“The busiest pirate bay in Perilisc is newly infested with vampires. These monsters will soon overrun the world, but the Manhunters must try to stop them in secret. Agents of the king are hunting Rayph’s vigilante crew. With one false step, they could all end up at a royal execution.”
I wasn’t sure what to expect from the second book in The Manhunters series, but it grabbed my attention pretty early on. Rayph investigates a village where all the inhabitants have been murdered, including the animals. It’s a creepy, atmospheric scene in which he learns that an ancient vampire has returned and that the pirate bay of Hemlock, and consequently the whole of Perilisc, is in danger. Naturally this means that Rayph must call on his band of Manhunters to thwart the vampire threat. These vampires are definitely on the more disturbing side, so if you want sexy ones you’re in the wrong place. I dig the scary kind though, so this had me excited.
I’m not sure how much time has passed since Song, but I’m assuming at least a few years since between books Trysliana has gone from a barmaid who’s a bit handy with a frying pan to a stone cold badass. Konnon and Glyss sadly don’t make an appearance in this novel, and I felt their absence pretty keenly since I enjoyed them a lot in the previous entry. Here they are replaced with a new player, Aaron the Marked – he’s a sort of fervent zealot type but he worships his King rather than a god. His loyalty borders on insanity. He’s a pretty renowned fighter, and his whole deal is that he psyches out his opponents by taunting the shit out of them and laughing a lot. He’s interesting, but his cockiness and arrogance made him pretty unlikeable so I found myself unable to root for him.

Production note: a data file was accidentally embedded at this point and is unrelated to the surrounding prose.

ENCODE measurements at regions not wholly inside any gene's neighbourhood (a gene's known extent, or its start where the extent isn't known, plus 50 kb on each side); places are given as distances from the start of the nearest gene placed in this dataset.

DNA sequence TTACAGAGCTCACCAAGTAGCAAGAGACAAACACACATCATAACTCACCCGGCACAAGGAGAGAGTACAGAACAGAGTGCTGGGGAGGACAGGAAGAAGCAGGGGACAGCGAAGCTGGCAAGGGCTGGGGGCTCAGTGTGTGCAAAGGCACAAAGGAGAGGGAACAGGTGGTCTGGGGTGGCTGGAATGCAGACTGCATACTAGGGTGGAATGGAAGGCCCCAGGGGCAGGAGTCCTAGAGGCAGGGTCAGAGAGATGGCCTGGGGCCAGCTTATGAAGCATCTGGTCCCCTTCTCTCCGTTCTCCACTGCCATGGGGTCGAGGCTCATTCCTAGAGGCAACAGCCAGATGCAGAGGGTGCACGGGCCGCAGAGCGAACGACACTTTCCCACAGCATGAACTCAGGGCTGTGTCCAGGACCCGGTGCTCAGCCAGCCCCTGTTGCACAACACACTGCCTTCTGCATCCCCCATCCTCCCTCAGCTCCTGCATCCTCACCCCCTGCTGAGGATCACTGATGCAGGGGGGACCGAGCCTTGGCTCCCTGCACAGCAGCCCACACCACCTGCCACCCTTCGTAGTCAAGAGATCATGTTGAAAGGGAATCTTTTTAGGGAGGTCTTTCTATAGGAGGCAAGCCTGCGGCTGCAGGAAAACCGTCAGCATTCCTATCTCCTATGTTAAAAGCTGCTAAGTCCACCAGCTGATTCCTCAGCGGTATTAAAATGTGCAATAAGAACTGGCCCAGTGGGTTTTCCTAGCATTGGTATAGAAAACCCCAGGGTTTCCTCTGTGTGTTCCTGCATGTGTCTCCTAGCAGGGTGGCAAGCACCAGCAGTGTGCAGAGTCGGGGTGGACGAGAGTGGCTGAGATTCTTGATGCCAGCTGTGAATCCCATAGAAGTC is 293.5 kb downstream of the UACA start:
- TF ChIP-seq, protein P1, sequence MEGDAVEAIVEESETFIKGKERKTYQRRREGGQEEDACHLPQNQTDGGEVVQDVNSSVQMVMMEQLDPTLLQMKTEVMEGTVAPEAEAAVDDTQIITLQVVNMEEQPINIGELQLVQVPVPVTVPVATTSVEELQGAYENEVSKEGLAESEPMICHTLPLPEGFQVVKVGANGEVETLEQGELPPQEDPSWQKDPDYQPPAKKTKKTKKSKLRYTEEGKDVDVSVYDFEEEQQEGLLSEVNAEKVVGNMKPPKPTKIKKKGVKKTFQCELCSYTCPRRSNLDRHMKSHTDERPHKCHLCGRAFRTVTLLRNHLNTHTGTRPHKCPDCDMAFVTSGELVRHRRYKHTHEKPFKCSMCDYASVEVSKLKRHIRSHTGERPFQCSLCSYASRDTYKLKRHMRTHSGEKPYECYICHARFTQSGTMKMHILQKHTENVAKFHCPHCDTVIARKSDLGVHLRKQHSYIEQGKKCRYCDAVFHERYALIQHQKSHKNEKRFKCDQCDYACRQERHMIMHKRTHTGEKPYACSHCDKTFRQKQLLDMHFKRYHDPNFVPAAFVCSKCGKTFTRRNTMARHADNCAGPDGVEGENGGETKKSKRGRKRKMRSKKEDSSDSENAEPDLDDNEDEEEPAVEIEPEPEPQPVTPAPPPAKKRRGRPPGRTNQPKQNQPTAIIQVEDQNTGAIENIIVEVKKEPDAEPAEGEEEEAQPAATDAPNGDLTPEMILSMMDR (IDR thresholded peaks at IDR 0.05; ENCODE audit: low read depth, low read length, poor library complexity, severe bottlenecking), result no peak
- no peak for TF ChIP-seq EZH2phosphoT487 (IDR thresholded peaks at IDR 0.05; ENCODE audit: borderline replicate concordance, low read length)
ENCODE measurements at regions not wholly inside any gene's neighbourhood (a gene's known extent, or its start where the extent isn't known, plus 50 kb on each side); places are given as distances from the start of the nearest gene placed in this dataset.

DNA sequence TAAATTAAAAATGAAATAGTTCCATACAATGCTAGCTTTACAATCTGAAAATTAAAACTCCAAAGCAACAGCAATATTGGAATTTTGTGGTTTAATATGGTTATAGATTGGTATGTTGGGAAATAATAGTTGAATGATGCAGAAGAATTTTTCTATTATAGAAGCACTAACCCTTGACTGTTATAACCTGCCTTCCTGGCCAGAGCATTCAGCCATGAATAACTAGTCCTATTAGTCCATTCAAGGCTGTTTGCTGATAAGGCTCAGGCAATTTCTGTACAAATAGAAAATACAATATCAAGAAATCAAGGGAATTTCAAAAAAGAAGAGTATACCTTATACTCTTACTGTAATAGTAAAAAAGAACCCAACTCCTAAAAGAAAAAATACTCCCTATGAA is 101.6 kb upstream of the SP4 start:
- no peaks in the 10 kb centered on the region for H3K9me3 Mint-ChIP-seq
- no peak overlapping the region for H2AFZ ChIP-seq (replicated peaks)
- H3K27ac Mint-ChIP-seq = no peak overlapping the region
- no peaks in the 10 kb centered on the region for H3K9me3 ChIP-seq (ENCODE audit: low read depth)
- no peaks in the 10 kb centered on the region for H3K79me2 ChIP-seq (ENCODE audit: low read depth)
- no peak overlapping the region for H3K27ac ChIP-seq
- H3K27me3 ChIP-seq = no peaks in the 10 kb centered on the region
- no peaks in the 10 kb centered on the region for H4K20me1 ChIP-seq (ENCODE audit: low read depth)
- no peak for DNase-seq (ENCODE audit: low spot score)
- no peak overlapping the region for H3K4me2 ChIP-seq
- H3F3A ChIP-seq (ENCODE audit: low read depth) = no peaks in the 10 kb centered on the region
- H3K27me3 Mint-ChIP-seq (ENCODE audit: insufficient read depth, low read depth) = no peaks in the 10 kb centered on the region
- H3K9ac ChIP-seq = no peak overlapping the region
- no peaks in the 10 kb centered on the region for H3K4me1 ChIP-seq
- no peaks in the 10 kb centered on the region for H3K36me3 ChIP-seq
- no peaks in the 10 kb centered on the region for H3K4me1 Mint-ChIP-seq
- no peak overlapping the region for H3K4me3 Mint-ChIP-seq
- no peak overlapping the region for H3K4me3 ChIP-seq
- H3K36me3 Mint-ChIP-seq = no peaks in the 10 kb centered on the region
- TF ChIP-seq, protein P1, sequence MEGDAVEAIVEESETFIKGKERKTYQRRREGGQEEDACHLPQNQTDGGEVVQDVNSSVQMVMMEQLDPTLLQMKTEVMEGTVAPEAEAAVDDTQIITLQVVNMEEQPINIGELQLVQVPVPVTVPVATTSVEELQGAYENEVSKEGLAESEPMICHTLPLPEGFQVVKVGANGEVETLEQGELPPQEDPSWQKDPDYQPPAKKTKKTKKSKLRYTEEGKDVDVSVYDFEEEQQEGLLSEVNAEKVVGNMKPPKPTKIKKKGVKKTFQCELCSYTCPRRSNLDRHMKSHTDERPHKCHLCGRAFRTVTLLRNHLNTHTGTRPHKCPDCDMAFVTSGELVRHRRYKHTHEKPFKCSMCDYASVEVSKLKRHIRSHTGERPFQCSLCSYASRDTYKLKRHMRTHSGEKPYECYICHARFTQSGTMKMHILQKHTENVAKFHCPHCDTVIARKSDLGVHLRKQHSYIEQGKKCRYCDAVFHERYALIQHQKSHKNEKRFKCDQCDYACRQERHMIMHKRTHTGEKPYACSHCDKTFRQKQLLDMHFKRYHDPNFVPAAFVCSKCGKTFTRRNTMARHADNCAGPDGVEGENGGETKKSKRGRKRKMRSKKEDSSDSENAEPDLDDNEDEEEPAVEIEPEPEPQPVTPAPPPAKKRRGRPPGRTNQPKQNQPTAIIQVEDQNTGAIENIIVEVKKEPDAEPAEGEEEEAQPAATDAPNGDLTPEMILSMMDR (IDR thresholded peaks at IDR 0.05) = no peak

If you have read the previous novel, you know what to expect in terms of violence – there’s plenty of gore and brutality, twisted torture scenes, you name it. If this is something you find distasteful, it’s one to avoid. I recall mentioning with the first book that there was a disproportionate amount of violence towards women, and it was good to see that it wasn’t the case for this entry (and we have a few badass ladies in the Manhunters this time around). However, if male gaze happens to be a pet peeve for you then you may want to look elsewhere – it’s a dark, carnal world and as such there’s a lot of mentions of whores, breasts, nudity, sexist characters, etc. If that’s not your cup of tea then I’d give it a miss. But if you’re looking for a fast-paced adventure with sexy ladies and some crazy violence for good measure, this is definitely a good place to look.
As before, the biggest strength of Teller’s work is his worldbuilding. Perilisc is a pretty fascinating place filled with intriguing magic, much of which is shared with us in an organic way with little explanation provided. It is a world that doesn’t feel like it stops when we close the book, which I rate as a huge plus. There’s a lot of grey morality, and a good amount of character development (for Rayph in particular this time around).
However, it’s not without a few problems. The quality of the prose and dialogue at times felt inconsistent. Rayph’s struggle to come to terms with being forced to beg on his knees to save lives seemed out of character given that IMO he hasn’t been shown to be especially prone to fits of pride. The final battle was a bit abrupt, and it seemed to me like there were a lot more overpowered characters during the fight scenes this time around – every fighter was faster than fast, impossibly strong, etc. Though it’s worth noting that while for me that’s a negative, for others it will be exactly what they’re looking for. Overall, I thought this entry wasn’t as strong as its predecessor, but it’s solidly written and fans of ultra-grim action adventure will enjoy it a great deal.
Score: 5.7/10 (3 stars)
Bingo Squares 2018
- Reviewed on r/Fantasy
- Published in 2018
- Fewer than 500 Goodreads Ratings
- One Word Title